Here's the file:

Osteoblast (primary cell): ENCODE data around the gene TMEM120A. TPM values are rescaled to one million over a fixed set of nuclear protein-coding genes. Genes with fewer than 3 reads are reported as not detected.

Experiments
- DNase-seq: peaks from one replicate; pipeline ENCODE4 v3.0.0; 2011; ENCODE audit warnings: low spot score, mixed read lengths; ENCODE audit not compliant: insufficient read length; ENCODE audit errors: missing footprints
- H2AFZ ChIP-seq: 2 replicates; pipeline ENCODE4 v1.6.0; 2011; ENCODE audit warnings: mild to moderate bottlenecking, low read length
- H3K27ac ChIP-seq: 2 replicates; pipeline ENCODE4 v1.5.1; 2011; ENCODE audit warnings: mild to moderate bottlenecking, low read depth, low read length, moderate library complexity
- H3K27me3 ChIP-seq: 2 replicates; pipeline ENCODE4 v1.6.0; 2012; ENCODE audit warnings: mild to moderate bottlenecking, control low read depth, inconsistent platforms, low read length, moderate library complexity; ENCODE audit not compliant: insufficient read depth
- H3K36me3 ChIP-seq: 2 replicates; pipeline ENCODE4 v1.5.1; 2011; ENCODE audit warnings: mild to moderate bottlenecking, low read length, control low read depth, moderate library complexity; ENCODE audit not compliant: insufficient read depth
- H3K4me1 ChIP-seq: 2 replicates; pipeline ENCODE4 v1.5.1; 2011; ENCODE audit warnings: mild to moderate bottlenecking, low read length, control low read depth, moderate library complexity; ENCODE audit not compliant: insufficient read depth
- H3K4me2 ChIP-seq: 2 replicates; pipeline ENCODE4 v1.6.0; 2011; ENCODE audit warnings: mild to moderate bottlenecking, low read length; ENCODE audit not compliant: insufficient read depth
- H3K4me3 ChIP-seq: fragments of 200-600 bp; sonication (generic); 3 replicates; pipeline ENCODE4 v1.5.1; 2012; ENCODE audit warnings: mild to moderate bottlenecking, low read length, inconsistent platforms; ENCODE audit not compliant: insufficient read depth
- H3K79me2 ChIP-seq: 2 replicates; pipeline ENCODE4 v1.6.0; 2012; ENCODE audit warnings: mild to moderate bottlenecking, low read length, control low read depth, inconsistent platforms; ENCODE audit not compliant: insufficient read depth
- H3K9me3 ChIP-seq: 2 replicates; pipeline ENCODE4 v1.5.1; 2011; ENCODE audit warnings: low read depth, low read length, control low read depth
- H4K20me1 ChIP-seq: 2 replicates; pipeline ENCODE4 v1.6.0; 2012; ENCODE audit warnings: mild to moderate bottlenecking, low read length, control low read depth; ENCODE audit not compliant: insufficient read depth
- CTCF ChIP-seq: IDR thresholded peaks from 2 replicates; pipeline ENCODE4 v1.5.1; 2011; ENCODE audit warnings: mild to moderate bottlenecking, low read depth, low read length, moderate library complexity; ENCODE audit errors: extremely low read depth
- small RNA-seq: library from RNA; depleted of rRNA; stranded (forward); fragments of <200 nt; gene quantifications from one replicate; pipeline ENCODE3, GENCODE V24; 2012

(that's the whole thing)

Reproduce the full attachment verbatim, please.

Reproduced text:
Osteoblast (primary cell): ENCODE data around the gene TMEM120A. TPM values are rescaled to one million over a fixed set of nuclear protein-coding genes. Genes with fewer than 3 reads are reported as not detected.

Experiments
- DNase-seq: peaks from one replicate; pipeline ENCODE4 v3.0.0; 2011; ENCODE audit warnings: low spot score, mixed read lengths; ENCODE audit not compliant: insufficient read length; ENCODE audit errors: missing footprints
- H2AFZ ChIP-seq: 2 replicates; pipeline ENCODE4 v1.6.0; 2011; ENCODE audit warnings: mild to moderate bottlenecking, low read length
- H3K27ac ChIP-seq: 2 replicates; pipeline ENCODE4 v1.5.1; 2011; ENCODE audit warnings: mild to moderate bottlenecking, low read depth, low read length, moderate library complexity
- H3K27me3 ChIP-seq: 2 replicates; pipeline ENCODE4 v1.6.0; 2012; ENCODE audit warnings: mild to moderate bottlenecking, control low read depth, inconsistent platforms, low read length, moderate library complexity; ENCODE audit not compliant: insufficient read depth
- H3K36me3 ChIP-seq: 2 replicates; pipeline ENCODE4 v1.5.1; 2011; ENCODE audit warnings: mild to moderate bottlenecking, low read length, control low read depth, moderate library complexity; ENCODE audit not compliant: insufficient read depth
- H3K4me1 ChIP-seq: 2 replicates; pipeline ENCODE4 v1.5.1; 2011; ENCODE audit warnings: mild to moderate bottlenecking, low read length, control low read depth, moderate library complexity; ENCODE audit not compliant: insufficient read depth
- H3K4me2 ChIP-seq: 2 replicates; pipeline ENCODE4 v1.6.0; 2011; ENCODE audit warnings: mild to moderate bottlenecking, low read length; ENCODE audit not compliant: insufficient read depth
- H3K4me3 ChIP-seq: fragments of 200-600 bp; sonication (generic); 3 replicates; pipeline ENCODE4 v1.5.1; 2012; ENCODE audit warnings: mild to moderate bottlenecking, low read length, inconsistent platforms; ENCODE audit not compliant: insufficient read depth
- H3K79me2 ChIP-seq: 2 replicates; pipeline ENCODE4 v1.6.0; 2012; ENCODE audit warnings: mild to moderate bottlenecking, low read length, control low read depth, inconsistent platforms; ENCODE audit not compliant: insufficient read depth
- H3K9me3 ChIP-seq: 2 replicates; pipeline ENCODE4 v1.5.1; 2011; ENCODE audit warnings: low read depth, low read length, control low read depth
- H4K20me1 ChIP-seq: 2 replicates; pipeline ENCODE4 v1.6.0; 2012; ENCODE audit warnings: mild to moderate bottlenecking, low read length, control low read depth; ENCODE audit not compliant: insufficient read depth
- CTCF ChIP-seq: IDR thresholded peaks from 2 replicates; pipeline ENCODE4 v1.5.1; 2011; ENCODE audit warnings: mild to moderate bottlenecking, low read depth, low read length, moderate library complexity; ENCODE audit errors: extremely low read depth
- small RNA-seq: library from RNA; depleted of rRNA; stranded (forward); fragments of <200 nt; gene quantifications from one replicate; pipeline ENCODE3, GENCODE V24; 2012